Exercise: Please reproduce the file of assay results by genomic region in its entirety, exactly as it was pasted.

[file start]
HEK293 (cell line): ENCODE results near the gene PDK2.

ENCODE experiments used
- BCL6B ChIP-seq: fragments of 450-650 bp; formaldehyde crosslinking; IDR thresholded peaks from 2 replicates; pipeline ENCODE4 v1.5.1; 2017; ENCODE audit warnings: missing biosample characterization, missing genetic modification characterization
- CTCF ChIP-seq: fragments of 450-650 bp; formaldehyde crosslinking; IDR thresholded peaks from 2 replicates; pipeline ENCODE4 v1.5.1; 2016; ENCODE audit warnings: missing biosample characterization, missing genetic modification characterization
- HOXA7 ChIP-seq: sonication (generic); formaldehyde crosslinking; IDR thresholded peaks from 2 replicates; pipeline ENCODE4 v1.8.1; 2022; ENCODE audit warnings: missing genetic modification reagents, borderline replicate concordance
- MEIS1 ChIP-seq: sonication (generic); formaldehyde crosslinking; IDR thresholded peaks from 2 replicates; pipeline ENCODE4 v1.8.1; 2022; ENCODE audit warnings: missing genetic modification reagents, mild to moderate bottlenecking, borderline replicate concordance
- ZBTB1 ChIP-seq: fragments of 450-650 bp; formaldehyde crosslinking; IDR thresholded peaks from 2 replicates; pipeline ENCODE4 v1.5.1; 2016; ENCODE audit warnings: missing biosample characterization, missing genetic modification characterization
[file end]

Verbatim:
HEK293 (cell line): ENCODE results near the gene PDK2.

ENCODE experiments used
- BCL6B ChIP-seq: fragments of 450-650 bp; formaldehyde crosslinking; IDR thresholded peaks from 2 replicates; pipeline ENCODE4 v1.5.1; 2017; ENCODE audit warnings: missing biosample characterization, missing genetic modification characterization
- CTCF ChIP-seq: fragments of 450-650 bp; formaldehyde crosslinking; IDR thresholded peaks from 2 replicates; pipeline ENCODE4 v1.5.1; 2016; ENCODE audit warnings: missing biosample characterization, missing genetic modification characterization
- HOXA7 ChIP-seq: sonication (generic); formaldehyde crosslinking; IDR thresholded peaks from 2 replicates; pipeline ENCODE4 v1.8.1; 2022; ENCODE audit warnings: missing genetic modification reagents, borderline replicate concordance
- MEIS1 ChIP-seq: sonication (generic); formaldehyde crosslinking; IDR thresholded peaks from 2 replicates; pipeline ENCODE4 v1.8.1; 2022; ENCODE audit warnings: missing genetic modification reagents, mild to moderate bottlenecking, borderline replicate concordance
- ZBTB1 ChIP-seq: fragments of 450-650 bp; formaldehyde crosslinking; IDR thresholded peaks from 2 replicates; pipeline ENCODE4 v1.5.1; 2016; ENCODE audit warnings: missing biosample characterization, missing genetic modification characterization